A Garden is Hard Work

When I was a kid, some of my favorite books were from the Frog and Toad series by Arnold Lobel. Each book contains five silly, yet profound, stories about a tall, green, easy-going frog and a short, more serious, and sometimes neurotic, toad. The stories chronical the adventures of Frog and Toad and have much to say about the value of friendship.

Recently, I was reading a story to my kids called The Garden. It’s from Lobel’s book Frog and Toad Together. In the story, Toad sees Frog’s garden and likes it so much that he decides to plant one for himself. Immediately after planting his seeds, Toad says, “now seeds, start growing,” but his seeds do not start to grow. He then puts his head close to the ground and shouts, “now seeds, start growing!” The seeds still do not start to grow. Even though Frog warned him that a garden is “hard work,” Toad becomes impatient, and he shouts, even louder, “NOW SEEDS, START GROWING!”

At some point, Frog hears all the commotion and stops by to tell Toad that he is shouting too much and that his seeds are probably afraid to grow. He tells Toad to “leave them alone for a few days and let the sun shine on them and the rain fall on them.” Then his seeds will start to grow.  But later that night, Toad decides that his seeds must be afraid of the dark, so he goes to his garden with candles and reads his seeds a story. Over the next few days, he sings songs to his seeds, reads them poems, and plays music for them. Finally, feeling hopeless and tired, Toad falls asleep.

The story ends when Frog stops by again and wakes Toad up to show him the little green plants that are coming up out of the ground. “At last,” shouts Toad, “my seeds have stopped being afraid to grow!” “And now you will have a nice garden, too,” says Frog. “Yes,” says Toad, “but you were right, Frog. It was very hard work.”

Toad was right. A garden is hard work. But perhaps not for the reasons he had in mind. A garden is hard work because you have to till the soil, plant and water the seeds, pull the weeds and wait patiently. Not because you have to shout at your seeds, read them stories, sing them songs and read them poems. Toad was missing the part about waiting patiently. Much like planting a garden, growing a portfolio can be hard, too. You have to do the upfront work of diversifying your investment options, managing your costs and keeping taxes to a minimum. Then you have to wait patiently. For many of us, just like Toad, waiting patiently can be the hardest part.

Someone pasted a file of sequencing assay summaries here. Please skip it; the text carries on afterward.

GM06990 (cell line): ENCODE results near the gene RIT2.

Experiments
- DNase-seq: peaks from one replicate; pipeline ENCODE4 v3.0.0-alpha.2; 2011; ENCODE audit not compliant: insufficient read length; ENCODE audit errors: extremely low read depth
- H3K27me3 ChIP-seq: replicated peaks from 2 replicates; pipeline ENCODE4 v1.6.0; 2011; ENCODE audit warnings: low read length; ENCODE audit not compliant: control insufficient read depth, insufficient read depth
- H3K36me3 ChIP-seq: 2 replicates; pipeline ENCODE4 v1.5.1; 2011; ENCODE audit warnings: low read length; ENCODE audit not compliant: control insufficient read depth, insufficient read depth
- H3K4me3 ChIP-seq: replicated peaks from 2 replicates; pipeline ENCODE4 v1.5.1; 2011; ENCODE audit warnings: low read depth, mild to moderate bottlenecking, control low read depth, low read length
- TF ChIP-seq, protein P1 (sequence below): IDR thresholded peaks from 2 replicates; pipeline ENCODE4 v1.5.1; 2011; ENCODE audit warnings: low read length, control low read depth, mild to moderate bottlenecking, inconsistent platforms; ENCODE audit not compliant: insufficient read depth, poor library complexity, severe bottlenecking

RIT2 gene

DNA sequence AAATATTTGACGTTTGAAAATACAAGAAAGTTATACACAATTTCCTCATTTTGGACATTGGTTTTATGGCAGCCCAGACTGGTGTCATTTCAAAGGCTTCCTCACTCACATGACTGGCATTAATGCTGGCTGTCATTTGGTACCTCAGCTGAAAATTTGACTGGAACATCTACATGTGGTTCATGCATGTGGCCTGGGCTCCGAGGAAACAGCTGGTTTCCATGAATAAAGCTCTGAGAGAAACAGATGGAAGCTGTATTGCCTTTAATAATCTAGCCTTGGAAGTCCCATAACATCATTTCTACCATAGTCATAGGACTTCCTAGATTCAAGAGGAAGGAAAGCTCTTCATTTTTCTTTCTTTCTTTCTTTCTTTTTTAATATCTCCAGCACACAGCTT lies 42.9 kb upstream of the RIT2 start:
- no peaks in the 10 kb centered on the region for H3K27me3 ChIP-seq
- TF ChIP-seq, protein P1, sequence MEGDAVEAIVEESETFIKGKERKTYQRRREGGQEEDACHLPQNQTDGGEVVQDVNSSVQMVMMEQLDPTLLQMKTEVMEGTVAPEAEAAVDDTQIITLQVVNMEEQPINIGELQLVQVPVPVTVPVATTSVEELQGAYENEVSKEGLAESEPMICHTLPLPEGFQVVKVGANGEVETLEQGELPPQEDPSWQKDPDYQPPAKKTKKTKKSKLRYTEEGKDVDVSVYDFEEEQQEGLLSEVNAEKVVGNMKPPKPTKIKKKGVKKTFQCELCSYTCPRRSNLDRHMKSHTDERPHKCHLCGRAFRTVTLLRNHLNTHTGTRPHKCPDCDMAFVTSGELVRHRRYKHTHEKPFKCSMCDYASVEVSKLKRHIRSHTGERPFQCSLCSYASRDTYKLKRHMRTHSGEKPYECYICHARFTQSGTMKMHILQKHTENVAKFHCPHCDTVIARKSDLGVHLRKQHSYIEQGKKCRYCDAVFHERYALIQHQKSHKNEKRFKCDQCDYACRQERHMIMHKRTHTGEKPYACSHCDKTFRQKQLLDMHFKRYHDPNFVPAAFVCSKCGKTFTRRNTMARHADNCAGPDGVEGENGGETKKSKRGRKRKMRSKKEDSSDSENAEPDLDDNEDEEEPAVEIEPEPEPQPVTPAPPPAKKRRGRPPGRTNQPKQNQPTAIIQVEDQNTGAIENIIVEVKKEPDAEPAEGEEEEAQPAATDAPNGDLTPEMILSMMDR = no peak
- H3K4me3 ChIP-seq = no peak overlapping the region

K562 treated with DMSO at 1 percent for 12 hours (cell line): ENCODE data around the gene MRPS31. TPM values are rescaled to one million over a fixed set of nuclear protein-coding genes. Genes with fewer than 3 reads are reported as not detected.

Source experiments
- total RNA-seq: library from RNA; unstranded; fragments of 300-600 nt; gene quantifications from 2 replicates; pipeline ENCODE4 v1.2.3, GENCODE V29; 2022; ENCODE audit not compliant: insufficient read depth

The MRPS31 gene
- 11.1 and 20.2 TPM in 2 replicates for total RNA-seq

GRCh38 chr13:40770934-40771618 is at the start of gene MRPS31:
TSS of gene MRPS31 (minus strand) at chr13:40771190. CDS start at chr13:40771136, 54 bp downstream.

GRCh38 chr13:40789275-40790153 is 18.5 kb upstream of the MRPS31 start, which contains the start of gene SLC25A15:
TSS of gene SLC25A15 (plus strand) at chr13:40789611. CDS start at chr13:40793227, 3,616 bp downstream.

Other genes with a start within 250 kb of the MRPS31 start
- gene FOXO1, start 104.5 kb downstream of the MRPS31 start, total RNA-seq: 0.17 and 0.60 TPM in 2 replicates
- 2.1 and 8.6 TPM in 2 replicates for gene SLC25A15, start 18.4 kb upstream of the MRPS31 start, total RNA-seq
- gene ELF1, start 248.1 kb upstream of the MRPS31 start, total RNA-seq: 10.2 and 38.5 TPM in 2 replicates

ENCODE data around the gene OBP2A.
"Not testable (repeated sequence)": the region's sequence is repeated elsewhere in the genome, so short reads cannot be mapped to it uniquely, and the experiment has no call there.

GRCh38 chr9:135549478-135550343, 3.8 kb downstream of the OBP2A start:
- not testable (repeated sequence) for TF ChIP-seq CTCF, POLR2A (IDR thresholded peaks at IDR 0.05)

Lately. I’ve found myself logging into the Charles Schwab app on my phone to check my portfolio balance. It started innocently; I was getting a few questions about the Schwab website from my clients so I thougth I’d log in to my personal account in order to experience the same thing my clients see when they log in. But then, I found myself checking the daily changes in my balance after seeing a breaking financial headline. Or, anchoring, just like in Ryan’s Friday Brief last week, and logging in to see how far off my balance was from its most recent all time high. I haven’t gotten to the point of shouting, “now investments, start growing,” but perhaps that’s not far off!

It’s perfectly fine, even smart, to check your portfolio balance from time to time. Just remember that investing well is hard work and often requires waiting patiently. That can be hard, especially if you’re at the point where you’re relying on your investments for income.  But if you’ve done the upfront work on your garden (see portfolio), now may be a good time to leave it alone and let the sun shine on it and the rain fall on it so it can bear little green plants when the time is right.

By the way, if you find yourself shouting at your portfolio or reading stories to it at night, give us a call. We’re here to help.

 

The content above is for informational and educational purposes only. The links and graphs are being provided as a convenience; they do not constitute an endorsement or an approval by Beacon Wealthcare, nor does Beacon guarantee the accuracy of the information.

Geoff Hall, CFP®
[email protected]

My wife, Crystal, and I have been married for ten years and have two kids, Cooper (8) and Rhodes (6.) When I’m not spending time with them you might find me downtown serving at our church, pushing my limits during a mountain bike ride or having coffee with a friend in the Five Points area. I've been a financial advisor for 26 years and I'm thankful for the privilege of shepherding my family of clients through the ups and down of the markets, and of life for that matter.